There are three types of...I dunno, scenes I guess. Contests, conflicts, and challenges. Challenges are tasks that take multiple skill uses to resolve, mostly complex tasks like disarming a bomb or finishing a ritual while defending against hordes of zombies. This mostly just involves succeeding at the tasks.  But they can easily become complicated by poor rolls, for instance, just barely succeeding at a craft roll to board up a building might give it the Rough and Hasty Construction aspect that the zombies can utilize to their advantage. Conflicts are when two characters have opposing goals, but aren't trying to harm each other, stuff like arm wrestling contests or duels or something. This may involve keeping a tally of successes to determine the winner. Conflicts are where people are trying to actively harm each other and they don't normally end until one side is dead or otherwise subdued. Each of these types of scenes allows the use of aspects and advantages. There are also rules for teamwork to succeed in a scene. For instance, two characters adding their physique skill together to overcome a locked door.

Now, I mentioned this game is kind of based on a mechanic similar to the roll and match a DC of d20 games. You are basically making a roll against an opposed roll with an appropriate skill (in the case of active opposition like an enemy you attack and you roll opposed fighting checks). Or you make a roll against a passive skill level against inactive opposition (like making a burglary check to open a locked door). It differs in a few ways. If you fail in the action, you obviously don't succeed and there is some sort of negative repercussion determined by the GM (the enemy gets to attack you, or the lock jams completely), or you get a lesser version of what you wanted. If you tie with the opposition, you succeed, but there is a cost (the enemy gains a free use of an advantage against you because he's picked up on your fighting style, the lock opens, but breaks loudly and wakes a sleeping guard you snuck past). You can beat the opposition, which is a success, you get what you wanted at no cost. There is also succeed with style, where you beat the opposition greatly and gain a bonus (you hit the enemy and now he has an aspect anyone can use against him, you open the lock silently and without alerting the guards on the other side of the door that you didn't know about). When you win a check, you calculate how much you win by, and that is call a shift. One shift is beating the opposition by one point, two shifts is beating them by two, and so on. Shifts are how you determine damage and which stress or consequence boxes you may need to check off during a fight. 

Alright, so I said there are no experience points or levels, but there is advancement. Advancement occurs at milestones, but to talk about milestones we need to talk about how time is measured. Scenes are the basic unit, scenes are where conflict happens. A session is when you all sit down to play and is made up of several scenes, a scenario is made up of one to four sessions, an arc is made up of several scenarios, and the campaign is made up of several arcs. All of it should be more or less connected in some way. So the Rebellion Arc lasted for fifteen sessions, broken up into about five scenarios, and about three arcs. This is just a general guestimate. The rules for FATE suggest having an arc or scenario end on a significant note rather than just stating every four sessions equals a scenario, regardless of the content.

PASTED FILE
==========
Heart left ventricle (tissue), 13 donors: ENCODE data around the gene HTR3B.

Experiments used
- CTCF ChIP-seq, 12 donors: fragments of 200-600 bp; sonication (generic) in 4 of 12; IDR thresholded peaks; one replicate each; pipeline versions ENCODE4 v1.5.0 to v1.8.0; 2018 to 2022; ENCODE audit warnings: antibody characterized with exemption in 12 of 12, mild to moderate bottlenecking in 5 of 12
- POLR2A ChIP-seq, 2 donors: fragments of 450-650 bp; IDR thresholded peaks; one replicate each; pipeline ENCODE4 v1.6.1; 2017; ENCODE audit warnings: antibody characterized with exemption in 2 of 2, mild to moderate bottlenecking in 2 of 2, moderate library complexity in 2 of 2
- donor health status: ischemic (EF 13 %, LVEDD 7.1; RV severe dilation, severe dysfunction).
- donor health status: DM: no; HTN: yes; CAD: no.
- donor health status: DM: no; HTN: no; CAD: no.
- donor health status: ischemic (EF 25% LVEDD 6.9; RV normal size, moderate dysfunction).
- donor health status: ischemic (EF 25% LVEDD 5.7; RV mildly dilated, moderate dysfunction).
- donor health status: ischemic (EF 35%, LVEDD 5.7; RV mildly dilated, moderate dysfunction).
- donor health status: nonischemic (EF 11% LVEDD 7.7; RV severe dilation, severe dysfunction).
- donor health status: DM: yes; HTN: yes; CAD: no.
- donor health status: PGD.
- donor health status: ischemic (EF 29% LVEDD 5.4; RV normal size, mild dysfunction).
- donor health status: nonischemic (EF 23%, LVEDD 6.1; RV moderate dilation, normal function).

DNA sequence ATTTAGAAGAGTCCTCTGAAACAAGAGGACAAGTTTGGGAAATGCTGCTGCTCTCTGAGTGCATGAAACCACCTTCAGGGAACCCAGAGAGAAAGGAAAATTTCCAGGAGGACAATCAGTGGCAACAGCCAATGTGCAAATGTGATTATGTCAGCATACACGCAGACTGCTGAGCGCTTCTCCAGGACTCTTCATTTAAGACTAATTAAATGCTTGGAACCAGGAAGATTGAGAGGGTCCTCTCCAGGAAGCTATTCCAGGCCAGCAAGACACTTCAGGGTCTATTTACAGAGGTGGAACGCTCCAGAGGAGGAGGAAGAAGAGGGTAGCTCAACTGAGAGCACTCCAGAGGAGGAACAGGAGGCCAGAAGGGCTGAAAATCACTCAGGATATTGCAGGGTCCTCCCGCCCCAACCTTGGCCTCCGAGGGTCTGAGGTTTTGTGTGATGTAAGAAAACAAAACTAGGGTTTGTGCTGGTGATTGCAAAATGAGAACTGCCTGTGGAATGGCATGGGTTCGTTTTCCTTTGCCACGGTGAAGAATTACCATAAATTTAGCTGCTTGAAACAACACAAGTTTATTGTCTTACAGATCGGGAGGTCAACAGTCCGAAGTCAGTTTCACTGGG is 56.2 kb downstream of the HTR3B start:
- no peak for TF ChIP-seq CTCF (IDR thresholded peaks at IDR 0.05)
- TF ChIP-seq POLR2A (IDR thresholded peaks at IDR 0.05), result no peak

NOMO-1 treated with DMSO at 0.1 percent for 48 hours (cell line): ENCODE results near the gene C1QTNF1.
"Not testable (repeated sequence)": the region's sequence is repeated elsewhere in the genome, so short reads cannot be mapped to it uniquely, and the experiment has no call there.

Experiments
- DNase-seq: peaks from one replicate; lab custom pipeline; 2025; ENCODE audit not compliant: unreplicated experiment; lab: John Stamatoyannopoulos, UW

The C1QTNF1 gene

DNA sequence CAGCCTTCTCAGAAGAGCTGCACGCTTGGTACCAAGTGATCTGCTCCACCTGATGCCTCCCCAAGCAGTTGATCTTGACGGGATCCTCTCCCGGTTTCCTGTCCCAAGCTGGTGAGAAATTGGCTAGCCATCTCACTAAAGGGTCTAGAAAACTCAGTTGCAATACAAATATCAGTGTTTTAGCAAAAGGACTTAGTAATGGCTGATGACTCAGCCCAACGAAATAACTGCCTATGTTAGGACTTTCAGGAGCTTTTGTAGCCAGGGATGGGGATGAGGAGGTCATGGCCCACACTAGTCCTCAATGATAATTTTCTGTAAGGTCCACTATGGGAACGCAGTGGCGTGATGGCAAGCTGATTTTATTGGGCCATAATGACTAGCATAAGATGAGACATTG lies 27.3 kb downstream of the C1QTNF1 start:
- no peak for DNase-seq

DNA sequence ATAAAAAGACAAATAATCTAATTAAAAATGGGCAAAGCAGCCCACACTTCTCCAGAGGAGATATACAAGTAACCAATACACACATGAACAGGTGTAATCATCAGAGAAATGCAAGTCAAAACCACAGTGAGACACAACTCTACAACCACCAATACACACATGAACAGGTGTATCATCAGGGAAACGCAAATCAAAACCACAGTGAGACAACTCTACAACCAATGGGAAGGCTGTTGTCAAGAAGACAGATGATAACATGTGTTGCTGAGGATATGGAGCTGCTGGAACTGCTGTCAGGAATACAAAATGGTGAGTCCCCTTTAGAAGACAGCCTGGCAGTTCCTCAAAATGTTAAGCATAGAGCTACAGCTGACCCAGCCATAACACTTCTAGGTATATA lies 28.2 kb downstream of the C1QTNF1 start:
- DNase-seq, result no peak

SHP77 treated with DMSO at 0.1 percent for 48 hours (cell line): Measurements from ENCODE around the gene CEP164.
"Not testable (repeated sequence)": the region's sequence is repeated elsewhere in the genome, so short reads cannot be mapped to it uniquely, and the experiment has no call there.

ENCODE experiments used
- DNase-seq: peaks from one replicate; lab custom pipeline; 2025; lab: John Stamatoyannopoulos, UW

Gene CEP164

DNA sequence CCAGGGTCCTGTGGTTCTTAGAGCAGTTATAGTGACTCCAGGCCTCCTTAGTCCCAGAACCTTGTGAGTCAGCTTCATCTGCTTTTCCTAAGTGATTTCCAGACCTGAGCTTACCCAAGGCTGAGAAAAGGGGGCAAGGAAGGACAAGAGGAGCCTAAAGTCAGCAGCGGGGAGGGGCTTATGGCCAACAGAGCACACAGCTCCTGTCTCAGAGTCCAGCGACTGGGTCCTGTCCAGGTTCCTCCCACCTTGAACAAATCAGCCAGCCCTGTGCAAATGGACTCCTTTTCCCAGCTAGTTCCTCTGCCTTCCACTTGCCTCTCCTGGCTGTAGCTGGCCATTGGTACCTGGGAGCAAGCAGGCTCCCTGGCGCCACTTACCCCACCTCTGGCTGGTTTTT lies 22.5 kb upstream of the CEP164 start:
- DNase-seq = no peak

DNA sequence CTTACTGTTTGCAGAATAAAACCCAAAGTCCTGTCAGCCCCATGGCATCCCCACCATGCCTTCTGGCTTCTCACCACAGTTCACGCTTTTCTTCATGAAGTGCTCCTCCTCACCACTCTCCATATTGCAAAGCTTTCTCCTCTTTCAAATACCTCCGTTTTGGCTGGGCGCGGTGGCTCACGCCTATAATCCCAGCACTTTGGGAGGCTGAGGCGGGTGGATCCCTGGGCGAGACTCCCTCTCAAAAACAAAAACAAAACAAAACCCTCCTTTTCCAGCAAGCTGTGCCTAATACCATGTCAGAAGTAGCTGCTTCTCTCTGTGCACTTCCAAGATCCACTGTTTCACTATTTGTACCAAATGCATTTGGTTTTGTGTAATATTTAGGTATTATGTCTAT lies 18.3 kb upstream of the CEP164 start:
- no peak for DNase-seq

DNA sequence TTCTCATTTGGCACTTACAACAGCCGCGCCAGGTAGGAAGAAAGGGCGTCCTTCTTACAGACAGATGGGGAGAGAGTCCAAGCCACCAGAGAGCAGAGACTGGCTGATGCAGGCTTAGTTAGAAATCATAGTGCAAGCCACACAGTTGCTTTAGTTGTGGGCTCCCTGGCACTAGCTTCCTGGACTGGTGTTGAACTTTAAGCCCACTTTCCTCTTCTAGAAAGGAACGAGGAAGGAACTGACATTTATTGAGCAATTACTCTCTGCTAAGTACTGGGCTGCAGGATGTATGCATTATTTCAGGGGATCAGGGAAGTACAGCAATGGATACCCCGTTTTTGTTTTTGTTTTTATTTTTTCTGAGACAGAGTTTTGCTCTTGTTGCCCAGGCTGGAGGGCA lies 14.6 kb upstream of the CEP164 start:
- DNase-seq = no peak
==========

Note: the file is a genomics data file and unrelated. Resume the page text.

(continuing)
Back to advancement. Minor milestones occur at the end of a session and they're more about changing your character and evolving him based on his experiences, rather than becoming more powerful. You can switch around two skills, exchange a stunt for another, buy a new stunt if you have refresh to do so (refresh is a number that determines how many fate points you get at the start of a session, you can reduce it by one to buy a stunt), or rename one of your aspects that isn't your high concept. This is more tweaking and adapting than anything else. Significant milestones occur at the end of a scenario and you gain the benefit of a minor milestone plus you can add a skill point. I described the column system earlier, so you have to do some planning as you improve to keep the columns appropriately organized. You can also save the skill point if you wish to wait instead of just buying something you don't necessarily need or want. Major milestones occur at the end of an arc and have all the benefits of minor and significant milestones and allow you to rename your character's high concept if you want and take an additional point of refresh. Milestones are also how you downgrade your consequences. There are also guidelines for world advancement to coincide with player actions and that sort of thing, but those are more the realm of the GM.

So that is kind of the basic gist of how FATE works. The actual rulebook is a lot more sensibly planned out and a bit easier to follow than my ramblings. I think I am going to end up posting another FATE related post next week to go over what I like about the system and some of the extras discussed in the rulebook.